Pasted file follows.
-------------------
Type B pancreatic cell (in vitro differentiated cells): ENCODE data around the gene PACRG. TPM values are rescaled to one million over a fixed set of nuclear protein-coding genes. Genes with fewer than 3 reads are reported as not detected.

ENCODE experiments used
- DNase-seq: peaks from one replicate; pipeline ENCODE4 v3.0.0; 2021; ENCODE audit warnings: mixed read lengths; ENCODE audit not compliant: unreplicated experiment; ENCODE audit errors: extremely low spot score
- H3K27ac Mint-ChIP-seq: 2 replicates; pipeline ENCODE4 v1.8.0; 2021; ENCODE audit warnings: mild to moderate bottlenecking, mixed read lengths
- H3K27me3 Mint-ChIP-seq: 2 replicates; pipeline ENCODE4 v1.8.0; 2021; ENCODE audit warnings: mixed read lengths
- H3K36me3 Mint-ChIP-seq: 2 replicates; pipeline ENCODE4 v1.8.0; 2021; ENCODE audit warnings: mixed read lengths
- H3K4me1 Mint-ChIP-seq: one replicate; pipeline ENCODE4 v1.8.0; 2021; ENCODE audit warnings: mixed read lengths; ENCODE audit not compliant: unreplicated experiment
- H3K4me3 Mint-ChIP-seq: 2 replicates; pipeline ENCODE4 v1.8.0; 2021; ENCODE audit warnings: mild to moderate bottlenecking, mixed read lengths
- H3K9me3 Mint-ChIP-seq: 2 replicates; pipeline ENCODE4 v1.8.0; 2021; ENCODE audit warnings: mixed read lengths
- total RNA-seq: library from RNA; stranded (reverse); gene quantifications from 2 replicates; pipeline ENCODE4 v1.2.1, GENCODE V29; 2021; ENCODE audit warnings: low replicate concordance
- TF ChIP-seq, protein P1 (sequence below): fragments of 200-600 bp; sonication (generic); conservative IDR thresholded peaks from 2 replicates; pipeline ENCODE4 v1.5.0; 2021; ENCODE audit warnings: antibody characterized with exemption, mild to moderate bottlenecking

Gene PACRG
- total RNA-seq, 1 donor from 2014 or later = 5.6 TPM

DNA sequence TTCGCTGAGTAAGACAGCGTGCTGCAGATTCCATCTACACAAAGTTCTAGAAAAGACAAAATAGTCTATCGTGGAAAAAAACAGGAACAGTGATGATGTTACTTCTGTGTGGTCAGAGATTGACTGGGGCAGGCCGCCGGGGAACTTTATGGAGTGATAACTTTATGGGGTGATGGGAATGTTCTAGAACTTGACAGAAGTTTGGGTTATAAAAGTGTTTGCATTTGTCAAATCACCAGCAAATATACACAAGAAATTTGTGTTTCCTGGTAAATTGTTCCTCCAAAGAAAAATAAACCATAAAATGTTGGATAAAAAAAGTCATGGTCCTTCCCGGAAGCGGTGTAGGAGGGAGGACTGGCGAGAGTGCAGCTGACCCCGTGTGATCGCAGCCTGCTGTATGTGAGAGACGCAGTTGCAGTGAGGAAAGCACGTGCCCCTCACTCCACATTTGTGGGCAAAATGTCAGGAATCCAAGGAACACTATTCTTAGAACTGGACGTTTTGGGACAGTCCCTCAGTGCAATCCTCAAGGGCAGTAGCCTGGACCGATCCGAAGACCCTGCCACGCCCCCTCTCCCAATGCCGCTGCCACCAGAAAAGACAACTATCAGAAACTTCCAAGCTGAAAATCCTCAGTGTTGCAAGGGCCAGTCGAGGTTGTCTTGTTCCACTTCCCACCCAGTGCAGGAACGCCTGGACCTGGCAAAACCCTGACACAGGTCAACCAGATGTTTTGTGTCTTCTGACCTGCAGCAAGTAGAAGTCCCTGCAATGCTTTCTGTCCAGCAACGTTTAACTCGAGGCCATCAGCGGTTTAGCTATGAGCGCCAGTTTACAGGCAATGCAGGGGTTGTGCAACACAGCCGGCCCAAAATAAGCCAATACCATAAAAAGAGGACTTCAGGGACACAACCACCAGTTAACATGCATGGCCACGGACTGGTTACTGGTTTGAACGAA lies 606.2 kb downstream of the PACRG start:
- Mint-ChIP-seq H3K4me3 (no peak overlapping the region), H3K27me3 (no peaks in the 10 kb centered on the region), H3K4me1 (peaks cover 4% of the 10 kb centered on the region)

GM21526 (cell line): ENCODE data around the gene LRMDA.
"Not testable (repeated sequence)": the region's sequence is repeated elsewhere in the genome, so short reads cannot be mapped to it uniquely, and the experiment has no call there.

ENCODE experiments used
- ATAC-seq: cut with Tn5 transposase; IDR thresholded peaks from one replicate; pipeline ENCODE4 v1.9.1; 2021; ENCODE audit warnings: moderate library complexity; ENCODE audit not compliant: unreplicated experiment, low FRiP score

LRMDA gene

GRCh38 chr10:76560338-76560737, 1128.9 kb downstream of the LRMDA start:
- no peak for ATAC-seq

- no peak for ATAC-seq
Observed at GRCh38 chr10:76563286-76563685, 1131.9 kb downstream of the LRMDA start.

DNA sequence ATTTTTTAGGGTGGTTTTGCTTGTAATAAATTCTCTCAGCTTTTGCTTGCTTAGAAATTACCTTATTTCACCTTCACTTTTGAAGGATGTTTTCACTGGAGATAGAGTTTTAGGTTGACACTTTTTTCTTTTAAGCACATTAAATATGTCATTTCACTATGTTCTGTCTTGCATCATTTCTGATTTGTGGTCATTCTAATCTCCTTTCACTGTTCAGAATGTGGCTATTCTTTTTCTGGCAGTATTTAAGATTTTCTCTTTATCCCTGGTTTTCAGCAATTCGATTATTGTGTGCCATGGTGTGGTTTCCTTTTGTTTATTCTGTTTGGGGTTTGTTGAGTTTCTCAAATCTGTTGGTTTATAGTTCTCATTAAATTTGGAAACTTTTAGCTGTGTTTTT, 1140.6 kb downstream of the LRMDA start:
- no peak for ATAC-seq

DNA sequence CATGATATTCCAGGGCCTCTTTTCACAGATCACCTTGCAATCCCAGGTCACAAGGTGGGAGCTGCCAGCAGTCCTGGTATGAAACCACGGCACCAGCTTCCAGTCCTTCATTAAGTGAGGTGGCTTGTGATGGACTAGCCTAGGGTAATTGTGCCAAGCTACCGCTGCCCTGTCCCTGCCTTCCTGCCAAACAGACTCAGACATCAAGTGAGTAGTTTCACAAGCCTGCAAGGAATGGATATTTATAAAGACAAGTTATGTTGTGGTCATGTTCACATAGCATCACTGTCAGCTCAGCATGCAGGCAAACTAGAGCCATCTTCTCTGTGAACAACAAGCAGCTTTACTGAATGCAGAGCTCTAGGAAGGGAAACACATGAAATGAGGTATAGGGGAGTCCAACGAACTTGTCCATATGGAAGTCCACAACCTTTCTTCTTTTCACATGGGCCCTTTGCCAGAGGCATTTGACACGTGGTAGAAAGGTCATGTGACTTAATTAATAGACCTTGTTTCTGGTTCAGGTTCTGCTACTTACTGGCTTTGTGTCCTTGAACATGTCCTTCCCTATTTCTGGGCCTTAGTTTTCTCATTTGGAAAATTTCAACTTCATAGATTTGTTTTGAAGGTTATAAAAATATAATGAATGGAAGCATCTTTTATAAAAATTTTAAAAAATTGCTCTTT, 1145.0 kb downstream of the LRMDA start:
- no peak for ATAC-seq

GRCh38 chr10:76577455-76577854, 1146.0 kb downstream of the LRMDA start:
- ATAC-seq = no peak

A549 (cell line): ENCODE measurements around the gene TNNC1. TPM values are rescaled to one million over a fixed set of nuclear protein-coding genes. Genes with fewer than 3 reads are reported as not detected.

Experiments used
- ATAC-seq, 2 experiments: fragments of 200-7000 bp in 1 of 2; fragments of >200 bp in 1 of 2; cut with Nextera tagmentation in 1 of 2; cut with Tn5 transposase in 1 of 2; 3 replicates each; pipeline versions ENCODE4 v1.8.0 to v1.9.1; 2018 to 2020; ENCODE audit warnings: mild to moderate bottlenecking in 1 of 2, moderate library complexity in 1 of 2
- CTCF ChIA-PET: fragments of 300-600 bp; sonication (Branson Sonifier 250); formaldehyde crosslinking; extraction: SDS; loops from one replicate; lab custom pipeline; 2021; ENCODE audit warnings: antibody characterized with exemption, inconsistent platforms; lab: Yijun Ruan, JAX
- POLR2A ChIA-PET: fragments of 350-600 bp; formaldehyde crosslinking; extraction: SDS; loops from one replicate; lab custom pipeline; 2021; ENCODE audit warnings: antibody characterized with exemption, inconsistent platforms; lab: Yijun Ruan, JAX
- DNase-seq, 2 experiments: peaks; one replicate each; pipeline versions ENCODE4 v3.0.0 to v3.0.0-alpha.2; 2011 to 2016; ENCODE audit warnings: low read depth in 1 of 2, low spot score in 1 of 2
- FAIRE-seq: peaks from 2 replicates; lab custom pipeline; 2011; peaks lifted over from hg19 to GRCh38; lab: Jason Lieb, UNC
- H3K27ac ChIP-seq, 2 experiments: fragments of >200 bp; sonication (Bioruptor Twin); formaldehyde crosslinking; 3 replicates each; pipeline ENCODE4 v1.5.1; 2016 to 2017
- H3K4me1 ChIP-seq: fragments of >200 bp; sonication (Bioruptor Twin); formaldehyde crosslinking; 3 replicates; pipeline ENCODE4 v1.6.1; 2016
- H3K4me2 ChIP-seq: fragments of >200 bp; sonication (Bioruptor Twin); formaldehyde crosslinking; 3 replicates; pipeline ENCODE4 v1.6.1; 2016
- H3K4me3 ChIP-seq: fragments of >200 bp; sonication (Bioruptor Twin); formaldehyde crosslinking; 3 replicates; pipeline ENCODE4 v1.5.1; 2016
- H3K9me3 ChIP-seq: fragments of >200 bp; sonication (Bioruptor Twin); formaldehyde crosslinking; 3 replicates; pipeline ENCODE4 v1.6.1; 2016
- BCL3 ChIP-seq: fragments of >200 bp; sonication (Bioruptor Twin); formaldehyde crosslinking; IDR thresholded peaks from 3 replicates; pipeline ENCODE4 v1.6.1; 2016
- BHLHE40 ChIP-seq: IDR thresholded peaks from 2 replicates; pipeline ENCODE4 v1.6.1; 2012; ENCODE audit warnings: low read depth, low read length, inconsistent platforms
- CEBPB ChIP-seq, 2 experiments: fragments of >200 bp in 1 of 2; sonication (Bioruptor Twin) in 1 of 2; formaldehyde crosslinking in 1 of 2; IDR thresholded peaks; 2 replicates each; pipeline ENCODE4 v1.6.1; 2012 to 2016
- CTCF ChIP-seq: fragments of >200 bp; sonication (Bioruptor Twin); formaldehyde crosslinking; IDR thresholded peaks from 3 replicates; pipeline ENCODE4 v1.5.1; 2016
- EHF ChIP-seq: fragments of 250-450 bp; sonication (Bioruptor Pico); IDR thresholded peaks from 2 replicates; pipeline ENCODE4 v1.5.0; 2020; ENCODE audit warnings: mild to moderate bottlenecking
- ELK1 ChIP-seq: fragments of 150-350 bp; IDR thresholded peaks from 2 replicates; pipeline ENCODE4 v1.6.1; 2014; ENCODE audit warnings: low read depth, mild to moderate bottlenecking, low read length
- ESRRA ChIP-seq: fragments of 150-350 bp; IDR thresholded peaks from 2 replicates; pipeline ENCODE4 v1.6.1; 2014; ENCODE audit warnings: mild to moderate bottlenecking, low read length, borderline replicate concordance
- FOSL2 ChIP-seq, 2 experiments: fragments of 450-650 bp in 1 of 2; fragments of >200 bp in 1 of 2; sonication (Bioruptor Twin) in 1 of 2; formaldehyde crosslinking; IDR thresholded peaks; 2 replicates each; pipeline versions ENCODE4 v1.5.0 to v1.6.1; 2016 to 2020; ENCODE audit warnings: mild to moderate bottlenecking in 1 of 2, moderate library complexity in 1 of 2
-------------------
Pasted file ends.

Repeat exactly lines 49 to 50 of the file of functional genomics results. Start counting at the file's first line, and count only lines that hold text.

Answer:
- ESRRA ChIP-seq: fragments of 150-350 bp; IDR thresholded peaks from 2 replicates; pipeline ENCODE4 v1.6.1; 2014; ENCODE audit warnings: mild to moderate bottlenecking, low read length, borderline replicate concordance
- FOSL2 ChIP-seq, 2 experiments: fragments of 450-650 bp in 1 of 2; fragments of >200 bp in 1 of 2; sonication (Bioruptor Twin) in 1 of 2; formaldehyde crosslinking; IDR thresholded peaks; 2 replicates each; pipeline versions ENCODE4 v1.5.0 to v1.6.1; 2016 to 2020; ENCODE audit warnings: mild to moderate bottlenecking in 1 of 2, moderate library complexity in 1 of 2